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Assessing the ecosystem services of trees in the Upper Ninth Ward of New Orleans: quantifying air quality and temperature

New Orleans, Louisiana

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In New Orleans, the Upper Ninth Ward’s Bunny Friend neighborhood residents are experiencing poor air quality associated with urban blight and industrial development, and high summer temperatures due to a shifting climate and lack of shade.  Trees can play a role in reducing these problems. This study will help quantify the current impacts of trees in the neighborhood and help identify ways to increase their impact in the future.  Our results will be communicated to residents, project funders and policy makers to help increase the density of green infrastructure in New Orleans and the benefits it provides.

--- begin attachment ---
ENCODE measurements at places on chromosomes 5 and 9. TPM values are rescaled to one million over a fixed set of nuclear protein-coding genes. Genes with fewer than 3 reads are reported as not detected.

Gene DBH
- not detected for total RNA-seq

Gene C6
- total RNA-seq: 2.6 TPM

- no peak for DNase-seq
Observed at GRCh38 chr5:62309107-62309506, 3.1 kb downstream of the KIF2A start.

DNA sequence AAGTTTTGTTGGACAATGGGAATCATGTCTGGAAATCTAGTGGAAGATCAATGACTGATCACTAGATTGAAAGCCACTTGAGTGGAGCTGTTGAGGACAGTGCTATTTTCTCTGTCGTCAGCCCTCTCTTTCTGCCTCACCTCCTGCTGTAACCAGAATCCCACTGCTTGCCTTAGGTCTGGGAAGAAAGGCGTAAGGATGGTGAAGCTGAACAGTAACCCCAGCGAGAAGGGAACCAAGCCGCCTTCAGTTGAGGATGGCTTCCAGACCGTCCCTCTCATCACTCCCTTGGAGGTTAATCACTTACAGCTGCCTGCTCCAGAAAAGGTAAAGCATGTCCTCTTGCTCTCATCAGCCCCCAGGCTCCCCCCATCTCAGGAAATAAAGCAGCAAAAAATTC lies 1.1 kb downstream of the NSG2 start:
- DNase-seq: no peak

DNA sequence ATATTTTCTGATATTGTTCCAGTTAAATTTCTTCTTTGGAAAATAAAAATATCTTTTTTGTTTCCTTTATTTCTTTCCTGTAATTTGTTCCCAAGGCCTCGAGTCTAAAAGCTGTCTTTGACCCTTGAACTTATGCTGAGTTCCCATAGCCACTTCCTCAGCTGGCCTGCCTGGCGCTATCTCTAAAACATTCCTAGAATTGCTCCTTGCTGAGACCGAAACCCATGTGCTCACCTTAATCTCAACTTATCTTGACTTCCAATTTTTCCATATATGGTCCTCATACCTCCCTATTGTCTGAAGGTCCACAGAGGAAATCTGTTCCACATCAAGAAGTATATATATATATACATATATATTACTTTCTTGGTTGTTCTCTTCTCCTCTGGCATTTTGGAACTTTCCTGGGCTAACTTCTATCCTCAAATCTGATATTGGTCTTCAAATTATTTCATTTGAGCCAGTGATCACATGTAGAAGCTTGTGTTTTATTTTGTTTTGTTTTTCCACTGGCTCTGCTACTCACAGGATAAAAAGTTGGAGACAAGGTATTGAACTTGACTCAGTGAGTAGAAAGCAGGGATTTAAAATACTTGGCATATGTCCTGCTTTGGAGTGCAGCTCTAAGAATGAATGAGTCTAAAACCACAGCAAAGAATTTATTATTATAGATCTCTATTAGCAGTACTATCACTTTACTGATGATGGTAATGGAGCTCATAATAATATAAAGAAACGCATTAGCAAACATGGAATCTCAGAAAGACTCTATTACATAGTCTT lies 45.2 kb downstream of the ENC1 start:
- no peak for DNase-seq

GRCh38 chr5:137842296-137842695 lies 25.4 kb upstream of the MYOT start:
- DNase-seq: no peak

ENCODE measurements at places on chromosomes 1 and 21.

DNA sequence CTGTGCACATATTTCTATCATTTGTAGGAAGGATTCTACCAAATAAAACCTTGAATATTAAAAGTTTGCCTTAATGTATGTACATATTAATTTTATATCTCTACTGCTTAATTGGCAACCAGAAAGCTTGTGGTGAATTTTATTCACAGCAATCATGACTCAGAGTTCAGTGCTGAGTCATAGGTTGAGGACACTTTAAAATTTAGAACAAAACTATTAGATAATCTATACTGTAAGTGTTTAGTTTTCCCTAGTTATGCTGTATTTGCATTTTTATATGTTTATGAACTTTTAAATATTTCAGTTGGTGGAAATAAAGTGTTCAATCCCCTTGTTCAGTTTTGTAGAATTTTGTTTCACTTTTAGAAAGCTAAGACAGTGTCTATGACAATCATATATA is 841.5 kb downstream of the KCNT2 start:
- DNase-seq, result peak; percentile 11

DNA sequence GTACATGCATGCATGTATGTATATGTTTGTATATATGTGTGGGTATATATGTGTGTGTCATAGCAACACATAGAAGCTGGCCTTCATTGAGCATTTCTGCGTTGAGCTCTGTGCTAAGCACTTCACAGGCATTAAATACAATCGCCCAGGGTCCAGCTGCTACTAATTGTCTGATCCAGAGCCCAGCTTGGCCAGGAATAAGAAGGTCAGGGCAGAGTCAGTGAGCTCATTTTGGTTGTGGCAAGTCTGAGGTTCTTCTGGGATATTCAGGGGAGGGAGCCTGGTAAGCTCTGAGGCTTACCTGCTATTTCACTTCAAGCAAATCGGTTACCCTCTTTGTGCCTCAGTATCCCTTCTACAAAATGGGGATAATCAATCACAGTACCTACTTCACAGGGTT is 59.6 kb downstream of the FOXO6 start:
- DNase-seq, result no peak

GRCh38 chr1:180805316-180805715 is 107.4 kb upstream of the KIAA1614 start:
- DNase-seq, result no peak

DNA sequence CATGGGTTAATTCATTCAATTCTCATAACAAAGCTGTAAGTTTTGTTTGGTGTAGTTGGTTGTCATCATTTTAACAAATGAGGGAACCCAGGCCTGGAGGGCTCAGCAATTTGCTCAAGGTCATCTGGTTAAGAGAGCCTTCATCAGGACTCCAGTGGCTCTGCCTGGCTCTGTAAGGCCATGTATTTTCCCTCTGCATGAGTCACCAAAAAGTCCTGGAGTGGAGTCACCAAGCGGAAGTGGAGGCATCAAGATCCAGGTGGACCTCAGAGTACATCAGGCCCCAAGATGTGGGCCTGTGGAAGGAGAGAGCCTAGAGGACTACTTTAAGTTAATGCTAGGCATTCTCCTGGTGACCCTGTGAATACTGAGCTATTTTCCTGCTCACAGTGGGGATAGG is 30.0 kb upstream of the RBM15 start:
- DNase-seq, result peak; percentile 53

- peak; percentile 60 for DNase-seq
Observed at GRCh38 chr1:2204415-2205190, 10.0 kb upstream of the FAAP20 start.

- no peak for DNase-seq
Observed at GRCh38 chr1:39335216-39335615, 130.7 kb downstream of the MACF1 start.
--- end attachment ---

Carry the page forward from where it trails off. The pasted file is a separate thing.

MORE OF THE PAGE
In New Orleans, the Upper Ninth Ward’s Bunny Friend neighborhood is prone to problems associated with its location and residents’ relatively low socio-economic status.  The neighborhood is located in a location that is bordered by the Mississippi River, the Industrial Canal and industrial developments (e.g. docks, freight trains, barges).  This location near industrial development has resulted in a high amount of pollution resulting from these activities.  Furthermore, the neighborhood’s location near waterways and low elevation have made the area prone to flooding.  Most recently, Hurricane Katrina resulted in significant flooding in New Orleans. The economic impacts of this flooding and high likelihood of future flooding has meant that many industrial and residential properties have been abandoned resulting in an increase in blighted properties.  Furthermore, the hurricane resulted property damage and tree loss due to blow downs and wariness of residents to replant.